Looks good, right? So lets add the mutual TLS along with HTTP Basic Authentication on the app. Now, if we consider the app is running on your mobile device, the client traffic over TLS is reasonably safe from man in the middle attacks. But what if attackers installs your app on a device that they control? They could use a sniffer to observe the public key exchange, and use that knowledge to decrypt the channel and grab the API Key. They can now create their own malicious app, calling your API over a TLS channel. So even using a secured communication channel, you will need additional security to prevent APIs being called from unauthorized applications. Note, we also need to figure out how to properly secure our private key used for mTLS.

Enhancing HTTP Basic Authentication with HMAC

As discussed before, HTTP Basic Authentication requires that your raw API Keys (ID + Secret) is sent on every request.This increases the chance of exploitation because it does not safeguard against tampering of headers or body.

One way to improve this is to use Hash Message Authentication Code (HMAC). HMAC is a specific type of message authentication code. It can be used to simultaneously verify both the data integrity and the authentication of a message. In this approach, instead of sending both ID and Secret, only the ID of the API key is passed with each HTTP request. And the client computes a message MAC for each request using the Secret with an algorithm such as HMAC-SHA1 or HMAC SHA-256. As the Secret is known by both client and server, the server computes the received message MAC and compares it with the MAC sent in the request.

This way, the Secret is never present in the communication channel. Even if an attacker was listening to the conversation, they could not change the request and use the authentication information to properly sign it, as this would change the digest and the attacker does not have the Secret that both the server and client has. As it stands, an attacker can still deny or replay the request, but cannot alter it.

Now we have two secrets to keep safe in the client, the shared API secret and the client’s private key used for mTLS. Which brings us to next topic, secure secrets in mobile devices.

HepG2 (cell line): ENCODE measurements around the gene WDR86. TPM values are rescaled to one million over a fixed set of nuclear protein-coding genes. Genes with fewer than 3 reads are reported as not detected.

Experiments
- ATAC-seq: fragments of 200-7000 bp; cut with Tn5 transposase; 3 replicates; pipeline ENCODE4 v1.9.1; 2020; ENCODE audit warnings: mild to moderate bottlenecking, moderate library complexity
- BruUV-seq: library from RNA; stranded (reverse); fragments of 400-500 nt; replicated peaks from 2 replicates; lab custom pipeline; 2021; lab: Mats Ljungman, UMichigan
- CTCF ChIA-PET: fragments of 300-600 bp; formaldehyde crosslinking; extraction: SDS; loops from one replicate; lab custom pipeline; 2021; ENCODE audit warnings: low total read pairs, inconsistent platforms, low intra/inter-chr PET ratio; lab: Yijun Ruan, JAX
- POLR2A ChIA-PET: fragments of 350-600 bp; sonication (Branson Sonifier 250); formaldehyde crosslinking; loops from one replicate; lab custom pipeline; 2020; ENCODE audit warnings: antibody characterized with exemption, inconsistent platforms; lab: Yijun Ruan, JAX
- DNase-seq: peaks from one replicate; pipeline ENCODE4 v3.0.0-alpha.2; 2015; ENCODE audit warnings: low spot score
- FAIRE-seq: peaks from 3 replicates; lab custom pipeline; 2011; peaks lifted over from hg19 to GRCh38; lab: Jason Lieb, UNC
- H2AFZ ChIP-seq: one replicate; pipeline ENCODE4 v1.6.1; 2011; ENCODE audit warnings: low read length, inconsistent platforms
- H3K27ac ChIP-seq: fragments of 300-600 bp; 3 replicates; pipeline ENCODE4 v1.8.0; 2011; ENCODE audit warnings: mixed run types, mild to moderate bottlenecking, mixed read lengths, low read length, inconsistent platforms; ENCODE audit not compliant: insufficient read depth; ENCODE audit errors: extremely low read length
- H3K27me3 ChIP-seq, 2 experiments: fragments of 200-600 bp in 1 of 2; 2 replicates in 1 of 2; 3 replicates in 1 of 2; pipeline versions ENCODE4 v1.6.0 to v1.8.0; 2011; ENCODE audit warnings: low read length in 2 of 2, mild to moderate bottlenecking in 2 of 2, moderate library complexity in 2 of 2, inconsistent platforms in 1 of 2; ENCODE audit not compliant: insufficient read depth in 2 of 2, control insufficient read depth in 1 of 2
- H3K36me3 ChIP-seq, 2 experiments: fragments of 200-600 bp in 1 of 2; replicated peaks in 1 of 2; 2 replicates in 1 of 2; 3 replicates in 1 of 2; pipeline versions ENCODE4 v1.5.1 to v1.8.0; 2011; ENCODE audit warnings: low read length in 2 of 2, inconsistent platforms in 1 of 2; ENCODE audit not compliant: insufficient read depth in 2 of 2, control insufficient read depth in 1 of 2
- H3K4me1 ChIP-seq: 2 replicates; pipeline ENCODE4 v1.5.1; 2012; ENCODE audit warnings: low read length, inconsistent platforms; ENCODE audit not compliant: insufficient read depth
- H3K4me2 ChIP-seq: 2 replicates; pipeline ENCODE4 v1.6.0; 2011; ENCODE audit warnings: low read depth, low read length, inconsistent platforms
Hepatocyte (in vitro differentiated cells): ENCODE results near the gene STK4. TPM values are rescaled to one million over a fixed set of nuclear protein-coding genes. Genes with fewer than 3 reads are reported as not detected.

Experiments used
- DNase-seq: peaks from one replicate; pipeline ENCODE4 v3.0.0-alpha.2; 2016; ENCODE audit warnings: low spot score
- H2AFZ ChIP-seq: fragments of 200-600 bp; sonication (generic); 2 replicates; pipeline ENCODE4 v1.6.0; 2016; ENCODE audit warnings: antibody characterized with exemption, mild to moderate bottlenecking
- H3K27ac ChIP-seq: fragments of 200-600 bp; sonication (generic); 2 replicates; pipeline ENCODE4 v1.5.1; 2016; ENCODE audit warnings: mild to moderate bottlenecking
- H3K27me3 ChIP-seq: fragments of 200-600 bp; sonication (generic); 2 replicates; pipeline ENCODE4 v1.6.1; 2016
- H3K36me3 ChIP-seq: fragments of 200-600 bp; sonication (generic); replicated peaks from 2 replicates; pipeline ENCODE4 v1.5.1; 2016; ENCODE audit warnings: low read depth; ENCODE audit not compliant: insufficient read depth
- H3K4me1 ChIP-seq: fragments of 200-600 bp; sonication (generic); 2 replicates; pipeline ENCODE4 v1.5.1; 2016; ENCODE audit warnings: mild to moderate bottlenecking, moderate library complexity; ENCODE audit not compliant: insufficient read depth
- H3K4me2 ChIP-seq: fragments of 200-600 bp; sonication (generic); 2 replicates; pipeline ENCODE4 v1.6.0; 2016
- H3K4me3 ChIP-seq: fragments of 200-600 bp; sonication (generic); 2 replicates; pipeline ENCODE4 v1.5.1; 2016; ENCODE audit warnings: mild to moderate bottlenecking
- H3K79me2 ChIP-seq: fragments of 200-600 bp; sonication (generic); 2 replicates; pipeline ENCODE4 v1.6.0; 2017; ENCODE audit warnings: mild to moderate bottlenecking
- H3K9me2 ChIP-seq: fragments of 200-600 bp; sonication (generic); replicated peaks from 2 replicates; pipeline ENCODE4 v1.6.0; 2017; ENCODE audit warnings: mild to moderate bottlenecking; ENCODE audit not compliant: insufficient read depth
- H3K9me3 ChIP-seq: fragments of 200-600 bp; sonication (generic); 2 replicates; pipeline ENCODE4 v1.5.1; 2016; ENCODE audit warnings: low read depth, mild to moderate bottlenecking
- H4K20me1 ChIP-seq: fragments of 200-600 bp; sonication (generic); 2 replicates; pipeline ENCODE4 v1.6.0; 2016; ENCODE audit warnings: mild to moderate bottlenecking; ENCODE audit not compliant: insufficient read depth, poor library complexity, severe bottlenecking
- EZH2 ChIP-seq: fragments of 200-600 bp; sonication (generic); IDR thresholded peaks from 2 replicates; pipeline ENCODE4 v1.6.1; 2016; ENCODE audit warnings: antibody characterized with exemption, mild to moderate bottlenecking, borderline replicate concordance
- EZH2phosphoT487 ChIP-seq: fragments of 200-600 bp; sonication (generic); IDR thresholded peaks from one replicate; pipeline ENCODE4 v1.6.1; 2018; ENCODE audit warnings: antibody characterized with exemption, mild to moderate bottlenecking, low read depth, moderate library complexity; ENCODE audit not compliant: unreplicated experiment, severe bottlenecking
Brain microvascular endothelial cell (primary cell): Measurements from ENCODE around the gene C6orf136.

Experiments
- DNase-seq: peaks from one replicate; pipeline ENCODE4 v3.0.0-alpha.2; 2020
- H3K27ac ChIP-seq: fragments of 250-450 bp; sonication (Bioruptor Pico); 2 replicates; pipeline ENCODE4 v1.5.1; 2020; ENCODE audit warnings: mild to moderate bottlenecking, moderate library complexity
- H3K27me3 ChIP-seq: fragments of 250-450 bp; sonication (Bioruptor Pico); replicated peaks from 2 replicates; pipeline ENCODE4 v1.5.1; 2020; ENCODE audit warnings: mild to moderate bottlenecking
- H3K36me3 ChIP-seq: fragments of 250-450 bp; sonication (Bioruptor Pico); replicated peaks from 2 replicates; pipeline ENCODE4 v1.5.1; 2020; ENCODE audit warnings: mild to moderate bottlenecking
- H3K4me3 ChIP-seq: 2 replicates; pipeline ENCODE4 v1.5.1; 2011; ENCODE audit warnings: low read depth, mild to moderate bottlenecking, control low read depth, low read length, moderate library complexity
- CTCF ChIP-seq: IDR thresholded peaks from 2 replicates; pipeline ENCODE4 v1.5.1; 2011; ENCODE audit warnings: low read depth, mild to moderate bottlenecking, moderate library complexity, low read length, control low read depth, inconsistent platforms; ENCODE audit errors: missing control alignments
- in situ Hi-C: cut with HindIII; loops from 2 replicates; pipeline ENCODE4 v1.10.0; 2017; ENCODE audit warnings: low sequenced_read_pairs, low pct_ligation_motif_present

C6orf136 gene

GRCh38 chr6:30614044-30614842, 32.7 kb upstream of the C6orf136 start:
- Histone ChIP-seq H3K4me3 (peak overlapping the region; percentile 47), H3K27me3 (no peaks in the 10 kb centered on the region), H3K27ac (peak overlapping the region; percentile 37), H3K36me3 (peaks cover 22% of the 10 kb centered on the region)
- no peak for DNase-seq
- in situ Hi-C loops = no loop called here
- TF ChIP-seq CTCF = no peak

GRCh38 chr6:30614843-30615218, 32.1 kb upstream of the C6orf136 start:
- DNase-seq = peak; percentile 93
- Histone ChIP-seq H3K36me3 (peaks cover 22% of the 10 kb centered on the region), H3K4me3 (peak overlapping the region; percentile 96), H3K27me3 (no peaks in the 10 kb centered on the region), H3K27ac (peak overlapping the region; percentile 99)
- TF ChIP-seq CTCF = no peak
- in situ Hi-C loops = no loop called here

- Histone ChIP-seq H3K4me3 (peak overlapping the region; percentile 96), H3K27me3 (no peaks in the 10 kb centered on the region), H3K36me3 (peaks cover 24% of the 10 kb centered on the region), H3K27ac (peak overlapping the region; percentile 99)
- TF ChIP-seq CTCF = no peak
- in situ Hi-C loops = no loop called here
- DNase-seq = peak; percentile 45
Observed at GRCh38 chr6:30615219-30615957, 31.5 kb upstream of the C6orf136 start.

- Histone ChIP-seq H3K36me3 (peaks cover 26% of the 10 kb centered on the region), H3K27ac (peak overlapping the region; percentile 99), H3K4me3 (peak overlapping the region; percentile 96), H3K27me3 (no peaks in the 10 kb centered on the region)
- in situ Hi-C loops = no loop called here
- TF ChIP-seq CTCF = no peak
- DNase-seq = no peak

Secure Secrets in Mobile Devices

Poorly hidden API keys and secrets inside mobile apps, are a common source of security breaks. Often, developers will spend time trying to obfuscate secrets in the app, to authenticate their app to their server. Trying to obfuscate secrets in mobile apps is a futile effort as the secrets can always be recovered using the abundance of reverse-engineering and debugging tools available. Unfortunately, for a secret held on mobile apps, it is not a question of if secret can be stolen, but when, and with how much effort. So, where to store secrets?

Many mobile apps needs to handle passwords and others kinds of sensitive data, such as keys and login tokens. The Keychain Services for iOS and SharedPreferences for Android provides a secure way to store these items. Those are encrypted containers that securely stores sensitive data on behalf of apps in the users’ devices. You access those containers using the iOS and Android APIs.

Ok, so lets store our API Secret and TLS private key on this secure storage. Problem solved, right? No. You have the keys, but you do not have access to the user device. One way to do it would be on first launch of the app, call a endpoint over TLS in your API provider to download the credentials you need for the app. Then store those keys in the iOS or Android secured containers. This way the keys are not embedded in your code.

That’s it. We are good to go. Wait a minute… what if your application is installed on jailbroken device? A hacker will be able to get your keys from the Keychain. Ok, so for extra protection you could also keep the keys info in an encrypted format, but then you would need to embed decryption keys in your binary. This is how you end up down the rabbit-hole of the key exchange problem.

Don’t worry, we are getting there. Let me introduce two other concepts that will help you to improve the security of your app in the next section.

Overview of OAuth 2.0 and OpenID Connect

OAuth 2.0 and OpenID Connect (OIDC) are two complementary open standard protocols that are used to facilitate authentication (or authorization) to a mobile app and its associated API.

OAuth 2.0 is an open standard framework designed specifically to work with HTTP protocol. It essentially allows access tokens to be issued to third-party clients by an authorization server, with the approval of the resource owner without sharing their credentials. The client itself does not receive any information about the user, it just gets a token that it can pass along to the API. This mechanism is used by many companies such as Facebook, Google and Twitter to permit the users to share information about their accounts with third-party applications or websites.

OpenID Connect is an open standard authentication layer that sits on top of the OAuth 2.0 authorization framework. It includes an ID token which provides details around the identity and the authentication of that identity to the application. This allows an application to identify the user, the context of their authentication, and retrieve additional profile information about the identity.
Depending on the requirements of the application, one or both of these protocols can be put in use. For example, an application may not care about the identity of the user; if the app cares only that the user is authorized to make an API call, OAuth 2.0 may be sufficient. However, another application may want to know details about the authenticating identity so that it can render content in an appropriate language and welcome the user by name. This application may leverage OpenID Connect for that personalization.

Let’s discuss OAuth and OpenID Connect in more detail, and introduce some new concepts in Part 2.